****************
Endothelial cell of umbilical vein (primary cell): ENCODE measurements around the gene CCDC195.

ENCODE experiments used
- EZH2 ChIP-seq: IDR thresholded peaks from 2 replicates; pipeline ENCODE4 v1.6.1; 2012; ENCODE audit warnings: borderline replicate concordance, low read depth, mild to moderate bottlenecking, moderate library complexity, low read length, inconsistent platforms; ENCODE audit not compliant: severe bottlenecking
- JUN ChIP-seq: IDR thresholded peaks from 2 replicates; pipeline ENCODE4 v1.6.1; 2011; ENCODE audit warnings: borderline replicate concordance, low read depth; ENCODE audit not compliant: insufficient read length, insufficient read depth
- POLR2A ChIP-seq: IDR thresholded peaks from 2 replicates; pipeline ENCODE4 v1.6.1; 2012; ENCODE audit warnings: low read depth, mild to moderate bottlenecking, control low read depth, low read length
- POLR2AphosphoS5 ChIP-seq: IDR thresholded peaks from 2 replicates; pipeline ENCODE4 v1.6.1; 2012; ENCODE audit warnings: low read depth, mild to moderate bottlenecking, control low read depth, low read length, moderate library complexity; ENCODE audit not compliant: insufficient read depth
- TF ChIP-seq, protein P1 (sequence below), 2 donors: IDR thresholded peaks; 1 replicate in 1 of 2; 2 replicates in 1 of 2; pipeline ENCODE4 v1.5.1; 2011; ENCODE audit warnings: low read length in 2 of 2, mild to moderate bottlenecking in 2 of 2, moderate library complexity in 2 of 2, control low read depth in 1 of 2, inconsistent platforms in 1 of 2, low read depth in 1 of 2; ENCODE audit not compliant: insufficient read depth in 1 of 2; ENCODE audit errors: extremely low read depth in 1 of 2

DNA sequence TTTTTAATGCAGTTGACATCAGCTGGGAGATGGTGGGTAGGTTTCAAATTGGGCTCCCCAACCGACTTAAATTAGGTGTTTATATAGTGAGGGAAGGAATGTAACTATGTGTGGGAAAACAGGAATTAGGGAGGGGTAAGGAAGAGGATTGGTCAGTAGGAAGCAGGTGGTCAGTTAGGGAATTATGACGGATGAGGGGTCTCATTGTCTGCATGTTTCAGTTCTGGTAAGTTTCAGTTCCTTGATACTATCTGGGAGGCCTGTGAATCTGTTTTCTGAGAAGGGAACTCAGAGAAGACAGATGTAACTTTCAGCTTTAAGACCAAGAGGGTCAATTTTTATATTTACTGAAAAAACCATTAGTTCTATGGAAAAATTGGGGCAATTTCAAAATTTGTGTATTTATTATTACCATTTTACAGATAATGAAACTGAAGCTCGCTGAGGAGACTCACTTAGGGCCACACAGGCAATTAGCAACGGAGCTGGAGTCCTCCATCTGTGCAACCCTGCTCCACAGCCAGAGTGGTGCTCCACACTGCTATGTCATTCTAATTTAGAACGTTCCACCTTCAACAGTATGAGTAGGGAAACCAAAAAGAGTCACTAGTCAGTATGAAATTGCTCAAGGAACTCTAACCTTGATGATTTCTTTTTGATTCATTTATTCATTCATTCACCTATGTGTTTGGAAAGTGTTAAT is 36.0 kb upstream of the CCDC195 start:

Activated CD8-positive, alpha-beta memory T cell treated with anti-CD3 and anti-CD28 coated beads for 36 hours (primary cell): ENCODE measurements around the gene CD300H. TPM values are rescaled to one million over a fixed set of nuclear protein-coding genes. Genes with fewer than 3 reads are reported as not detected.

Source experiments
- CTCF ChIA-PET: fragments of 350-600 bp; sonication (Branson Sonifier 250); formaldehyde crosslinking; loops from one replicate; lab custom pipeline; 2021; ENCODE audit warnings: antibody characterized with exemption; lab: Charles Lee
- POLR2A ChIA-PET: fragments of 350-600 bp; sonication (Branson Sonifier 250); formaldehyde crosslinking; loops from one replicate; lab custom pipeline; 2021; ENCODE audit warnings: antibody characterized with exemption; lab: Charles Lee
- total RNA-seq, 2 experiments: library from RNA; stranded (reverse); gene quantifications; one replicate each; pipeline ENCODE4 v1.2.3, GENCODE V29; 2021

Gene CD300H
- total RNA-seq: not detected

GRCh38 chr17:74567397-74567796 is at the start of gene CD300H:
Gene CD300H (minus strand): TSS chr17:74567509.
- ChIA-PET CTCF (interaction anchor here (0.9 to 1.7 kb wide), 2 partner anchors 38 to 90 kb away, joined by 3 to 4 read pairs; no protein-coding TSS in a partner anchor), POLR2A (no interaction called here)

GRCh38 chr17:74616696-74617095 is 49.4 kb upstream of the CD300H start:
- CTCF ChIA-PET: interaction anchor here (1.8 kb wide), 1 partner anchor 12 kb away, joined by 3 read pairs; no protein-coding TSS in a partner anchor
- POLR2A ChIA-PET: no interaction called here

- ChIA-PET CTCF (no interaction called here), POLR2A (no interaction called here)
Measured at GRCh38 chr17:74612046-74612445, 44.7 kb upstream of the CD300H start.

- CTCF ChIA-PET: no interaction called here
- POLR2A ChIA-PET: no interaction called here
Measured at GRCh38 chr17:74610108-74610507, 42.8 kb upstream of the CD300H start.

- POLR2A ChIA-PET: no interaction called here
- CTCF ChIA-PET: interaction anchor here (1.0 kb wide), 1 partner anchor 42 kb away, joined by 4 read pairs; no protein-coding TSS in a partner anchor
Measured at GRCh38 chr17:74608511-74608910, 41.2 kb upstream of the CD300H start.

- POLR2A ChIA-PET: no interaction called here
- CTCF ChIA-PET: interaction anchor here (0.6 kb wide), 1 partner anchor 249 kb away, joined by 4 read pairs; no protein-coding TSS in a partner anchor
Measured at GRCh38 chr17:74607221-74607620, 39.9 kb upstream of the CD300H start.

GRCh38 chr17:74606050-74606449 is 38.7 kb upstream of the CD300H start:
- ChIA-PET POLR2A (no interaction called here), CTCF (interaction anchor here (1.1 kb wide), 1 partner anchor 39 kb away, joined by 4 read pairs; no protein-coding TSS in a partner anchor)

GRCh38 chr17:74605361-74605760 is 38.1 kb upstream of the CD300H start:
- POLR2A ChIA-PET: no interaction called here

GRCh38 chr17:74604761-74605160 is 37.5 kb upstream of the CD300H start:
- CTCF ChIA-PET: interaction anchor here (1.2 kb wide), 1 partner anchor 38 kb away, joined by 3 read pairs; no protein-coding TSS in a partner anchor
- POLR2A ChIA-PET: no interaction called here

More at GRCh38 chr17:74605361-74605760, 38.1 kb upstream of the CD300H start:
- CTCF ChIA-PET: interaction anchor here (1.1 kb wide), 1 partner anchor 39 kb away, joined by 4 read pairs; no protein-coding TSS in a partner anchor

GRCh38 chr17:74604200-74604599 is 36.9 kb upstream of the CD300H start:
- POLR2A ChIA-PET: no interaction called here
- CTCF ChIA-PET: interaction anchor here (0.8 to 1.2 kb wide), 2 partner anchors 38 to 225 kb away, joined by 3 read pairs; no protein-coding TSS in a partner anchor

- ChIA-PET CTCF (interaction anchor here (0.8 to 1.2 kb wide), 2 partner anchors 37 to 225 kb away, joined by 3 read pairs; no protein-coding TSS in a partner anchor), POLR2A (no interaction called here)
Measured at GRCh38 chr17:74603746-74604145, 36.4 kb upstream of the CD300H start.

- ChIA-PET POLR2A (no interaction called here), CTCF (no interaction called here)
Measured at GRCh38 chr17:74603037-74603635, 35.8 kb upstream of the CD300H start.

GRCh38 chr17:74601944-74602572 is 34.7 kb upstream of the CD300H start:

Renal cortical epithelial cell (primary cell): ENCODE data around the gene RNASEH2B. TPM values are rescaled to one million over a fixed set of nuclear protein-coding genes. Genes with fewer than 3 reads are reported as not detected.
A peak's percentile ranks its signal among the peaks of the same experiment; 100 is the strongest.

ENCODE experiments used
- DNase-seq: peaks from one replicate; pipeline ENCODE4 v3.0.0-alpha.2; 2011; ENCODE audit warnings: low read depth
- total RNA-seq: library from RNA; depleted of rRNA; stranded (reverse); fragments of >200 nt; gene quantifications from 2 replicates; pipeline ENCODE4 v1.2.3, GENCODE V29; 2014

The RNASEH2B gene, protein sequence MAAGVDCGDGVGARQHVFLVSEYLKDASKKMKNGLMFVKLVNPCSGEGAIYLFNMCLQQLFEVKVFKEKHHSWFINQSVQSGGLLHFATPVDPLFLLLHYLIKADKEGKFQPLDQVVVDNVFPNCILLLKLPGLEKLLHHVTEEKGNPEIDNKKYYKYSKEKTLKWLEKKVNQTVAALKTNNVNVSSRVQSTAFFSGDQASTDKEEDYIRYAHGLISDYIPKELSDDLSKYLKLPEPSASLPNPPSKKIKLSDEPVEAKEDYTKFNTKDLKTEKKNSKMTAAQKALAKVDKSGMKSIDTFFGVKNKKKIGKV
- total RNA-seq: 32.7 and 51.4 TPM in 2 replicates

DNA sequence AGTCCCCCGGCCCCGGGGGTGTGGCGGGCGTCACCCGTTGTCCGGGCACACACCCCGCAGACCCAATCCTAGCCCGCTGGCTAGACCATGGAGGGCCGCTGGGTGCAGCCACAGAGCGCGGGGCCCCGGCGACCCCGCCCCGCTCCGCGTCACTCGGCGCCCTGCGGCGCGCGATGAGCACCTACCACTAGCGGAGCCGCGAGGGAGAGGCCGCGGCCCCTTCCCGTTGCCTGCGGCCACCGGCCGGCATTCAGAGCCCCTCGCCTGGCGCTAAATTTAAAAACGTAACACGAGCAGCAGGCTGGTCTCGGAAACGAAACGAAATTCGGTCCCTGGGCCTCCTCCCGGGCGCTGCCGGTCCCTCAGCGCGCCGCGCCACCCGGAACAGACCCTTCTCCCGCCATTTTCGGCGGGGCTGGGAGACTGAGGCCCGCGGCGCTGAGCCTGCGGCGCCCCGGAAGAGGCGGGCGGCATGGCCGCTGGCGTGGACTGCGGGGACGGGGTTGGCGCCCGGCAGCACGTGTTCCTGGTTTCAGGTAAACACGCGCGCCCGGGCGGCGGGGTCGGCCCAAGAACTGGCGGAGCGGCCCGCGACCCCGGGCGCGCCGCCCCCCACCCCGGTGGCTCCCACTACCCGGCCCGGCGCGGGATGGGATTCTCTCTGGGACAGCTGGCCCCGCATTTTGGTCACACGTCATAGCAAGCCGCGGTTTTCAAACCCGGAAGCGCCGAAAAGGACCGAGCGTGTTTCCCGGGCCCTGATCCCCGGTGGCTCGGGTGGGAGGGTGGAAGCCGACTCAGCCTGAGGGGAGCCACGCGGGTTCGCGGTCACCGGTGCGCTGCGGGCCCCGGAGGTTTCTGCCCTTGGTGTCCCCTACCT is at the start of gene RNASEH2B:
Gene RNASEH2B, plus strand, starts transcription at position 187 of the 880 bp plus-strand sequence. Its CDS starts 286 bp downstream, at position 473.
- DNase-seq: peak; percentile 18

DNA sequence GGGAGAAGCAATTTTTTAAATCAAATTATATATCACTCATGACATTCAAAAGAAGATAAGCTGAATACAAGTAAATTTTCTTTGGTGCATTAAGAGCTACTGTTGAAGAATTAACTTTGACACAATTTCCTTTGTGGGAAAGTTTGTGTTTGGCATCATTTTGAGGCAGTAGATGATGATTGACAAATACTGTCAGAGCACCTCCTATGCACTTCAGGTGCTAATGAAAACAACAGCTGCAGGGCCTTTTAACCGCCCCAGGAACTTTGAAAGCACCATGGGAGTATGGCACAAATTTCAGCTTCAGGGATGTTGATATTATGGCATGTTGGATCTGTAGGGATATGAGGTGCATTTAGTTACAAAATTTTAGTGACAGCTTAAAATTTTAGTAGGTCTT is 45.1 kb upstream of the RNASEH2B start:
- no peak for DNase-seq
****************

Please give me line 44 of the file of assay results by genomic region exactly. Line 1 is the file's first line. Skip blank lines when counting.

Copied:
- CTCF ChIA-PET: interaction anchor here (0.8 to 1.2 kb wide), 2 partner anchors 38 to 225 kb away, joined by 3 read pairs; no protein-coding TSS in a partner anchor